Whole Foods Bottled Water Found to Contain Potentially Dangerous Levels of Arsenic

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A recent investigation into arsenic contamination levels in bottled water has found that a brand sold by Whole Foods—and, by extension, on Amazon—contains high levels of the toxic metal, butting up against the federal cap for maximum contamination. And not everyone agrees that the federal cap is safe enough.

A new Consumer Reports investigation found that Starkey Spring Water, which is sold by both retailers in stores and online, contain arsenic levels of between 9.49 and 9.56 parts per billion. The FDA requires bottled waters to meet a 10 parts per billion standard for arsenic contamination, meaning the company hovers slightly below the FDA’s approved levels. But that does not necessarily make the water safe, Consumer Reports argues, at least not if consumed regularly.

Its chief scientific officer James Dickerson, said that “regular consumption of even small amounts of the heavy metal over extended periods increases the risk of cardiovascular disease, certain cancers, and lower IQ scores in children, and poses other health issues as well.” The organization said that of the 45 bottled water brands it tested this year, many had no detectable amounts of arsenic whatsoever.


Reached for comment, a Whole Foods Market spokesperson said the company’s “highest priority is to provide customers with safe, high-quality” spring water.

“Beyond the required annual testing by an FDA certified lab, we have an accredited third-party lab test every production run of water before it is sold,” the spokesperson said. “These products meet all FDA requirements and are fully compliant with FDA standards for heavy metals.”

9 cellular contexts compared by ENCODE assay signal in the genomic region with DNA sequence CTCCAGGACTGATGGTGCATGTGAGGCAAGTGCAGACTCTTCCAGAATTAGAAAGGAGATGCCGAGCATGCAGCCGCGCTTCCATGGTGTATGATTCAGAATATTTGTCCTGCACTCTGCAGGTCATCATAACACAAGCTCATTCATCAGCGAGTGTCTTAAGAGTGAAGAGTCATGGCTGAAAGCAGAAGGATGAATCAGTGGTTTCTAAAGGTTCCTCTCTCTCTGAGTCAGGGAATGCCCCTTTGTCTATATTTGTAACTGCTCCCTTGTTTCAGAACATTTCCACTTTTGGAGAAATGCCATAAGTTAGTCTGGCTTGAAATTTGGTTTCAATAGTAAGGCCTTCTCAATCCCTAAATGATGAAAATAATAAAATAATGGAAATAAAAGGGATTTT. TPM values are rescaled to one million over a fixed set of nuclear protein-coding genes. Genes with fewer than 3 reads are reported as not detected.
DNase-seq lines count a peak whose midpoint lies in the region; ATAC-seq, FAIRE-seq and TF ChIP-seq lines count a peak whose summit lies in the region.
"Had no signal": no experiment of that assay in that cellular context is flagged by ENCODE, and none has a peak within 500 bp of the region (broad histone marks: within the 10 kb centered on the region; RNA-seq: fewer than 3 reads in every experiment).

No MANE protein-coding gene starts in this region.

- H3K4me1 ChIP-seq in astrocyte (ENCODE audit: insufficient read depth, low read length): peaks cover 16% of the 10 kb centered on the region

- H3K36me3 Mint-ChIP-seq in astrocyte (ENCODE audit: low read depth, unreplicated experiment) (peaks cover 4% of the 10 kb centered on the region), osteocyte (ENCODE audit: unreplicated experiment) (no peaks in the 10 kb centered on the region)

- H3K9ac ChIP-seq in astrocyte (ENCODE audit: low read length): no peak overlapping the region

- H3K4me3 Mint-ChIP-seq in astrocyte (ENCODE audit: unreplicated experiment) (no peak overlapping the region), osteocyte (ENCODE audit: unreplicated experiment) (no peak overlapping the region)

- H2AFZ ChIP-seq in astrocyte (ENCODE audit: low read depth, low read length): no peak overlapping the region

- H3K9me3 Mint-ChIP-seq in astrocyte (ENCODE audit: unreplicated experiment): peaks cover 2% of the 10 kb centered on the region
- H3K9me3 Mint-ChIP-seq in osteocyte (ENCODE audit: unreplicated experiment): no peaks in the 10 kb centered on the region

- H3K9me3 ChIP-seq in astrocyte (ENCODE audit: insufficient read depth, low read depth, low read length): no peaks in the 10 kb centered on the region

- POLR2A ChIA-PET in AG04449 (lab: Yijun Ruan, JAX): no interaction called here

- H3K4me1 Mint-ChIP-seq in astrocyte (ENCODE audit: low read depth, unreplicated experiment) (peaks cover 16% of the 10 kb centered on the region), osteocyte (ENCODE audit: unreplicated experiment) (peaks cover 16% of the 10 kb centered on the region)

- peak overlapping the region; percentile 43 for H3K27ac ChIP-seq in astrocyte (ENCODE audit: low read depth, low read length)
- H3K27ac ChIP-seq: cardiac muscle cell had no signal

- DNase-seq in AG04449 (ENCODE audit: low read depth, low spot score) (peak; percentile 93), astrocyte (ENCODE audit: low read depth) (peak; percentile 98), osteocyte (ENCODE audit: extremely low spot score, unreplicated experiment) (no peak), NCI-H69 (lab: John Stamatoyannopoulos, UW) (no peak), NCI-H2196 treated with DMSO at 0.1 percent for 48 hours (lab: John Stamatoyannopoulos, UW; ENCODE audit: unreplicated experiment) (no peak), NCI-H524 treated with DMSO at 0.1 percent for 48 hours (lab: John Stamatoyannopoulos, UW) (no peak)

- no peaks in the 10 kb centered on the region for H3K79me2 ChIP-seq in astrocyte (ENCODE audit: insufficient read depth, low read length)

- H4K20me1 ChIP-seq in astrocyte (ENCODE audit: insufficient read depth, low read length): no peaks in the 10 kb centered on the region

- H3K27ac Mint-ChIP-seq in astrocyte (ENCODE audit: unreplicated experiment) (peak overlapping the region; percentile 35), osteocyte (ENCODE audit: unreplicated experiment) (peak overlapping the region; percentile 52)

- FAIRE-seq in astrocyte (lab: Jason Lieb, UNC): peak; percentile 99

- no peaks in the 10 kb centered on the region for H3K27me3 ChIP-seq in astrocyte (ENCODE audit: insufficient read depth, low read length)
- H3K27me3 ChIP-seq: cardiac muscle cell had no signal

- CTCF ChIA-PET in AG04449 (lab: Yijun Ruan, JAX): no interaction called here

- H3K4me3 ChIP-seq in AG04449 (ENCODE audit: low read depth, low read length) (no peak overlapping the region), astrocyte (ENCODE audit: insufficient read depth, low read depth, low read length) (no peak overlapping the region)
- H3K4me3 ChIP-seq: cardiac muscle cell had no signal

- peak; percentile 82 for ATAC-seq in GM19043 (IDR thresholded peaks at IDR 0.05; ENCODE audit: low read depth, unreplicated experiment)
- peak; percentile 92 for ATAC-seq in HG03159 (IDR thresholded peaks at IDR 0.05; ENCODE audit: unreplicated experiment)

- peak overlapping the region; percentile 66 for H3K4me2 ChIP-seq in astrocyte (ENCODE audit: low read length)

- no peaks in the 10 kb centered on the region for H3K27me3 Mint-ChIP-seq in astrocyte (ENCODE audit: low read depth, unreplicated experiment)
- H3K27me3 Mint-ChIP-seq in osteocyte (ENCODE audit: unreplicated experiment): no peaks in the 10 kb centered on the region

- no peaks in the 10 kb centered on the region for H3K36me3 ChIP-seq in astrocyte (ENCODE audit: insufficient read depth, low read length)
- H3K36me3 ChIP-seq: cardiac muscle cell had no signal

Consumer Reports has previously requested the FDA lower the standard for arsenic in bottled water from 10 ppb to just 3 ppb. Given a reasonable consumer expectation that bottled water is safer to drink than municipal drinking water, the organization argued, the agency “can and should set the bottled water standard below the federal drinking water standard.” New Jersey, for example, has since 2006 enforced a maximum contaminant level of 5 parts per billion.

Amazon did not immediately return a request for comment about the report. As of this writing, the water still appeared on Amazon’s marketplace as available for purchase.


This isn’t too surprising for Amazon, which is notorious for failing to adequately police the products available on its marketplace (or Whole Foods, either, as Starkey water has been recalled in the past over arsenic contamination). But it is one more reason to be wary of items purchased through the ecommerce giant. By Amazon’s own admission, it has a problem with vetting products on its platform. This week, the company launched a Counterfeit Crimes Unit to help curb fraudulent listings on its site. Unfortunately, bad bottled water doesn’t fit under this umbrella.